I often quote a chunk of wisdom from a mentor of mine.  Goes something like this: “Human beings are always forgivable.  There are, however, acts horrible enough to be unforgivable.”
My head got well-twisted when I first heard that.  Over time, though, things got clearer.
In my first year of grad school I had a professor – my advisor, in fact – who required a 6-pack of beer as the starting place for our weekly critiques.  I would pick him up from campus or his hotel, (he flew in from out of town each week) stopping by a store along the way to purchase the requisite supplies.
For much of that year our relationship was cordial and professional.  While I found his approach a bit too intellectually biased, (at the expense of the embodied intuitive) I liked him, admired his work, and took his input to heart.
I was there to grow as an artist, after all…
Then, in the latter half of the year, something shifted.  The person with whom I shared a studio was unable to return to school due to a health issue, which didn’t help a gnawing sense of isolation and loneliness that had kicked in.  At the same time, my advisor was becoming increasingly critical in ways that had taken on a personal edge.  Our weekly sessions became more about me and his perceptions of my flaws, choices, and shortcomings and less about my artwork, to the point of bringing me into the department chair’s office for a full dressing down, a small-scale public shaming.
I assumed it really was me.  I was a young adult at the time and, already predisposed to looking inward in search of my own unique flaws, all too willing to take on the weight of my advisor’s harsh words.  That exacerbated my slow-burning loneliness, and I began reaching out to old friends and even went out of my way to find some new ones, with mixed results.
I’m not sure what had me do it, but I also started inviting other professors to look at my work.  While different lights began to come on, a wounded part of me had latched firmly onto my advisor’s words.  In that hurt state, I was unable to see myself (to say nothing of my work) clearly.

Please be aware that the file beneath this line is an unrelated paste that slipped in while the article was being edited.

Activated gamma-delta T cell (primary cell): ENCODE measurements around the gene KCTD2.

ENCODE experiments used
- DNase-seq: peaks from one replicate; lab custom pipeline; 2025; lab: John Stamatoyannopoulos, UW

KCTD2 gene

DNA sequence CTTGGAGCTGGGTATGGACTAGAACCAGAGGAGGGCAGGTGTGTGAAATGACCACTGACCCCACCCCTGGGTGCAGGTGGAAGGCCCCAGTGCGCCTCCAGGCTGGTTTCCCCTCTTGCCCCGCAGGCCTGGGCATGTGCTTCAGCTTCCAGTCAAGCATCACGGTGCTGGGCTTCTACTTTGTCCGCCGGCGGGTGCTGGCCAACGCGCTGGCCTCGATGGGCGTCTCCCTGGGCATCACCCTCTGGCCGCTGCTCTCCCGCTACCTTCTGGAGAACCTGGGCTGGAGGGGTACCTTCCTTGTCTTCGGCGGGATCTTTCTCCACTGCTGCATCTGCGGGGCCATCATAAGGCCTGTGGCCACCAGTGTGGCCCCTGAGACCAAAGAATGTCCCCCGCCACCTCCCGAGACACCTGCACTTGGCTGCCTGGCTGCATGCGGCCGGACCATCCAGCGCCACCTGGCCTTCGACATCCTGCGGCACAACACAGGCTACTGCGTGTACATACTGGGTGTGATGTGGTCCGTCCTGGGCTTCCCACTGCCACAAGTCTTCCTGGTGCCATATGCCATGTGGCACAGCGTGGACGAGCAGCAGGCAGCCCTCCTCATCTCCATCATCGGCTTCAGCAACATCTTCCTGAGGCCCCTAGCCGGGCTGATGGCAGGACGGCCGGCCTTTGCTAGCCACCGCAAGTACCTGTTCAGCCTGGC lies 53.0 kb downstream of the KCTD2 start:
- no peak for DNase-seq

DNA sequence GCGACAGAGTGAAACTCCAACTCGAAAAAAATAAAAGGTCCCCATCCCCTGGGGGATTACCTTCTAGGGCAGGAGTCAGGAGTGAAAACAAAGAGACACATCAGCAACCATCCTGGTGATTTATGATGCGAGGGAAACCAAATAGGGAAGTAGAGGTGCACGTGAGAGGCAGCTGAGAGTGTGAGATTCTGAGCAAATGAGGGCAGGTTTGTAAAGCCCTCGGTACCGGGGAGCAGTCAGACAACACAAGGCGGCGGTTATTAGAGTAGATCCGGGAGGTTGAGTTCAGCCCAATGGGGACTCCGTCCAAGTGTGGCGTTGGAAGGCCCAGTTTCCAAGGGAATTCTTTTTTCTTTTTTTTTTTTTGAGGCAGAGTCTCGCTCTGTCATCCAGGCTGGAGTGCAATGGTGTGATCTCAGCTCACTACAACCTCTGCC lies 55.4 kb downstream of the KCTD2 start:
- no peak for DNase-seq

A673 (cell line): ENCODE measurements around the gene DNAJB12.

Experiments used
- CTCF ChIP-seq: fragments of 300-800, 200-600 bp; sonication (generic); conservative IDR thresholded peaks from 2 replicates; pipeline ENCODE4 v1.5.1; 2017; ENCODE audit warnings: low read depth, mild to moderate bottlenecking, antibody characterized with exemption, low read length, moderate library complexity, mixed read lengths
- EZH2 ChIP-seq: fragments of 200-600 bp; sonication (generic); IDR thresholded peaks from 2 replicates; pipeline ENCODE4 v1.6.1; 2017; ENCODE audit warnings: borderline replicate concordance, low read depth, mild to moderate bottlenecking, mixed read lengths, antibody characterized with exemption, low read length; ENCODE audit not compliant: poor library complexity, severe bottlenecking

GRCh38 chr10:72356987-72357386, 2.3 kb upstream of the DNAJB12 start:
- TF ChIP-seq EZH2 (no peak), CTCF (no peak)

It had been a slow, yet somehow complete, slide into self-doubt bordering on self-loathing at the hands of a man in (what I can now see as) deep pain, alcohol-fueled control and narcissism.
In the midst of all that, a wiser part of me had surfaced for long enough to make the decision to leave for greener, less dysfunctional pastures.
With just a few weeks of the semester to go, it came time for the year’s last critique, structured so that three professors would be visiting my studio at the same time.  They’d be seeing several months of my work, asking questions, and offering feedback.
The 6-pack, as usual, was part of the program…
I announced, as we settled in, that I would be leaving at semester’s end.
While the other two approached my work and my decision to leave with supportive curiosity, my advisor snapped, going all-out and raising his personal attacks to new levels – going as far as throwing bombs at my upbringing and choice of summer employment.
The two guest professors were shocked by the violence of what they’d witnessed, to the point where one of them offered me the sofa in their living room as a “safe home” for the weekend.
I said “yes.”
I made a workable plan to steer clear of my advisor for the duration of the semester, finally heading out of town bruised and beaten…
A couple of weeks ago I learned that my former advisor had died.

I didn’t feel much as I read about him – until I read a line about how much he’d enjoyed his last few years, that he’d quit drinking and seemed to have a newfound purpose.
I found an audio interview on another news source and, reminding the wounded younger part of myself that he couldn’t be hurt anymore, that I would protect him, I took a couple of breaths, (to make sure I was telling the truth) and pressed “play.”
And as I listened, I heard a voice I recognized – and the words and spirit of a man I had never met.
Instead, I heard a creative, embodied soul taking a reporter on a tour of a magical world of color, light, and movement.
I heard the innocent lilt of an inner child discovering newness, finding delight…
And I wept.
I wish I had known that man, a creative force of nature, a vulnerable, whole human being.
The emotional violence and abuse I encountered as a younger man remain, as they should, unforgivable.  No one deserves that kind of treatment, particularly in an already weighted professor-student relationship.
But the man I heard in that interview had undergone a palpable transformation, and as I felt warm tears move down my face, I found my heart opening, the muscles around my jaw softening…
And in what I can only describe as a moment of grace, I found forgiveness.